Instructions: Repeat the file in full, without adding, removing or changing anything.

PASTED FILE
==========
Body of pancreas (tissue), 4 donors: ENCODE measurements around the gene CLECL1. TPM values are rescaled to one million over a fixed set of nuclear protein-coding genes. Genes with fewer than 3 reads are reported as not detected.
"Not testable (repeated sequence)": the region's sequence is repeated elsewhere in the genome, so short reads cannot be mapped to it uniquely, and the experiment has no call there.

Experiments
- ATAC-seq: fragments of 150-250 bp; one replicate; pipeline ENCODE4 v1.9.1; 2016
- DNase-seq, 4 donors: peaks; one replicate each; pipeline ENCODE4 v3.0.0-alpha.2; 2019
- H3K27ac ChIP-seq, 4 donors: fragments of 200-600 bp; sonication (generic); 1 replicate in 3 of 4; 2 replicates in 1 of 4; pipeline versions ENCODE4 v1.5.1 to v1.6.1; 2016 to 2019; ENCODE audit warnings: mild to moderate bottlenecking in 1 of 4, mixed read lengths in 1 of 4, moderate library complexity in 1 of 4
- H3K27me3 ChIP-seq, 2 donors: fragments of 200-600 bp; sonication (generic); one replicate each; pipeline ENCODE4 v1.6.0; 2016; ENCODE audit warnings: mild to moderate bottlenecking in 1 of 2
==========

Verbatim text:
Body of pancreas (tissue), 4 donors: ENCODE measurements around the gene CLECL1. TPM values are rescaled to one million over a fixed set of nuclear protein-coding genes. Genes with fewer than 3 reads are reported as not detected.
"Not testable (repeated sequence)": the region's sequence is repeated elsewhere in the genome, so short reads cannot be mapped to it uniquely, and the experiment has no call there.

Experiments
- ATAC-seq: fragments of 150-250 bp; one replicate; pipeline ENCODE4 v1.9.1; 2016
- DNase-seq, 4 donors: peaks; one replicate each; pipeline ENCODE4 v3.0.0-alpha.2; 2019
- H3K27ac ChIP-seq, 4 donors: fragments of 200-600 bp; sonication (generic); 1 replicate in 3 of 4; 2 replicates in 1 of 4; pipeline versions ENCODE4 v1.5.1 to v1.6.1; 2016 to 2019; ENCODE audit warnings: mild to moderate bottlenecking in 1 of 4, mixed read lengths in 1 of 4, moderate library complexity in 1 of 4
- H3K27me3 ChIP-seq, 2 donors: fragments of 200-600 bp; sonication (generic); one replicate each; pipeline ENCODE4 v1.6.0; 2016; ENCODE audit warnings: mild to moderate bottlenecking in 1 of 2